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ERIC SONDHEIMER / ON HIGH SCHOOLS

A 30-day transfer rule would betray loyalty in high school sports

The CIF is considering a plan to slash the sit-out period for transfers from one varsity season to a mere 30 days. This would allow schools to stockpile elite athletes at the expense of those who stick around for four years.

April 19, 2012|Eric Sondheimer
  • The Beckman High baseball team celebrates winning a Southern Section championship last season.
The Beckman High baseball team celebrates winning a Southern Section championship… (Eric Sondheimer / Los Angeles…)

There's a train wreck slowly unfolding in high school sports, and it's time to examine the damage that might take place.

Next month, the 10 sections that make up the California Interscholastic Federation will vote on a proposal to revise transfer rules.

Under the current rules, an athlete who transfers without moving has to sit out one varsity season unless receiving a hardship waiver. It's designed to prevent athletes from switching schools simply for sports reasons.

Now a new proposal, part of a package of changes being sold to schools, would require a 30-day sit-out period as the lone penalty for transferring.

The recruiters are doing cartwheels and want to throw a party. The schools that love transfers can't wait to add a 30-day sit-out period to their brochures as another reason to switch schools, along with promises of more exposure and a free Nike wardrobe.

Football players would be eligible Oct. 1, basketball players Dec. 31 and baseball players April 1. Does anyone think a 30-day sit-out period is going to deter someone from transferring?

In fact, it should start a stampede of transfers this summer if approved.

Why would the commissioners around the state offer support to the proposal?

Because thousands of dollars are being spent on CIF legal bills, the hours devoted to deciding whether to grant or reject a hardship waiver keep increasing and there's a feeling that lots of non-elite athletes are getting caught up in rules that are directed at trying to prevent schools from stockpiling athletes.

All those arguments are true, but it's as if the commissioners are throwing up a white flag and deciding the recruiters have won.

Oh, they're insisting they'll be diligent and proactive when they suddenly see trends happening, such as three or four athletes transferring to a school in one sport. But they have always had the authority to stop illegal recruiting, and how many times have they acted or even hired a private investigator?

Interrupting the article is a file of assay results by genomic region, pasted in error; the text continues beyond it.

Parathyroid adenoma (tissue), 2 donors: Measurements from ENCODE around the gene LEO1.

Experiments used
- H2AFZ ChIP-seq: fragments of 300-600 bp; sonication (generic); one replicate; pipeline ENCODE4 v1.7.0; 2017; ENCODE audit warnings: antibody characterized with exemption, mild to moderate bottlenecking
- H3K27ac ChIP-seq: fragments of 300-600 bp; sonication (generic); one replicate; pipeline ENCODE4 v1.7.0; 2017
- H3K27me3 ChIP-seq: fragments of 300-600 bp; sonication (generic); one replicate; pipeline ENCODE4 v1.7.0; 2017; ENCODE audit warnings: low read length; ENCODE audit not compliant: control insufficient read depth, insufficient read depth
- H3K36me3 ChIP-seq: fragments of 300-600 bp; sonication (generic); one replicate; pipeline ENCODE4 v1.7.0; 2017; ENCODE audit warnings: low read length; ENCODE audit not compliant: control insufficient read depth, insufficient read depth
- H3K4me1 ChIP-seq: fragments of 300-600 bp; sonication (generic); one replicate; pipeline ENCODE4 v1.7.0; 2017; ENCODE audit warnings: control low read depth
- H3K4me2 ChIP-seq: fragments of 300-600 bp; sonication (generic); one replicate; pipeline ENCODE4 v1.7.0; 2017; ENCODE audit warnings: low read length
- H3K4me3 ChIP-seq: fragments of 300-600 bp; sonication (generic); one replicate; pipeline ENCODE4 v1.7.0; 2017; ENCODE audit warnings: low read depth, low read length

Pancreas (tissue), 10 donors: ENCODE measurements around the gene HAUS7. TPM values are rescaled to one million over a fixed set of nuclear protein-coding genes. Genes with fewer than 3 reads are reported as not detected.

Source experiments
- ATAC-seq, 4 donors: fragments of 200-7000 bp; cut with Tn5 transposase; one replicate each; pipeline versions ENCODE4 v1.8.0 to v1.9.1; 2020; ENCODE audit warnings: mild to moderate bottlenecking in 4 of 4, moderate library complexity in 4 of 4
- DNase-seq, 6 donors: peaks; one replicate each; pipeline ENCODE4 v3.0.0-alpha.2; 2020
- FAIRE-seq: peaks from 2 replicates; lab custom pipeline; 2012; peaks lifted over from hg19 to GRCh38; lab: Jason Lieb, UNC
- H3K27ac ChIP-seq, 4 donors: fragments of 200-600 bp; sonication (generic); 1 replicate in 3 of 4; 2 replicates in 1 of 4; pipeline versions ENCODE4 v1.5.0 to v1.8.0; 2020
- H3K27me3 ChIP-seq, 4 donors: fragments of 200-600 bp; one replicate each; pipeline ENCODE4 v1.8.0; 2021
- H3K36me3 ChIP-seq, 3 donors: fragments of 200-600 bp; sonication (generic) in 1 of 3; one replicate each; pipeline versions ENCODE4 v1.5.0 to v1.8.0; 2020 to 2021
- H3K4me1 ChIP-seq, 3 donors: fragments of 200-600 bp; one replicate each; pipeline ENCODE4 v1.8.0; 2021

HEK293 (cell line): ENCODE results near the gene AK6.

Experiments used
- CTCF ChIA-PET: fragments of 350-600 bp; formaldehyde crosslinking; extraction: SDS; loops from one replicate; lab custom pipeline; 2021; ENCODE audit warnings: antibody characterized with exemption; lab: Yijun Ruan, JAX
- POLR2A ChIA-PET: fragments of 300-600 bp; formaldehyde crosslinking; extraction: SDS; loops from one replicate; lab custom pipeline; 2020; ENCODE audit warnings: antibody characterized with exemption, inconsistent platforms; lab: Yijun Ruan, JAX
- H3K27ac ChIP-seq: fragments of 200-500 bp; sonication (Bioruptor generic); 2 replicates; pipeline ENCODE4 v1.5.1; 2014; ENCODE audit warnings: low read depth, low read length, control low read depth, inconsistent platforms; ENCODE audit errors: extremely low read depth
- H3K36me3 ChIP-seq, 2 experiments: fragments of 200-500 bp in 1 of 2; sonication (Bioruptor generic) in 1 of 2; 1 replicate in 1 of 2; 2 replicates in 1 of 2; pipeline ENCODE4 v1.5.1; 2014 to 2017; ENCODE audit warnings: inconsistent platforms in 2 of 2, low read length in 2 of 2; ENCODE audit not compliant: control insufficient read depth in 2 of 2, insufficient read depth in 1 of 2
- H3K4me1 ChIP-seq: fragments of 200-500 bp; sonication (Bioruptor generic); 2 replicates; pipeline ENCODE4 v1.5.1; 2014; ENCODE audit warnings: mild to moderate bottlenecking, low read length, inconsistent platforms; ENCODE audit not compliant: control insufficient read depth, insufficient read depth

If a 30-day sit-out period is voted in, it will accelerate the trend of schools' forming all-star teams, and that is sucking the life out of those coaches who used to believe in building programs by getting players to show up as freshmen, teaching them fundamentals and seeing them blossom as seniors. The problem is they don't stick around for four years anymore.

Sportswriters will have to come up with a new ranking system for teams. There will be a preseason poll based on who can play immediately and another poll based on who's eligible Oct. 1, Dec. 31 and April 1. Yes, it's silly, but so is a 30-day sit-out period.

Coaches would face new ethics questions. If a player gets to start the first month of the season, will he or she be replaced as soon as the transfer student becomes eligible?

The decision to support or reject transfer revisions should revolve around whether the mission of high school sports will be preserved or further tarnished.

That mission has been about teaching lessons to teenagers far beyond winning championships.

Leave it up to the club programs to recruit, build all-star teams and welcome transfer students with open arms.

There has to be someone left to stand up for the kid who sticks around through the good and bad times, shows loyalty for four years, practices hard, then is sent to the bench in favor of the new kid.

On Wednesday, Southern Section schools get to vote at their council meeting whether to endorse the proposal.

It might work well in Northern California, where there's a lack of urban areas compared with Southern California, but as a statewide proposal, it's only going to create a new set of problems and further widen the disparity between the haves and have-nots.

eric.sondheimer@latimes.com

twitter.com/LATSondheimer

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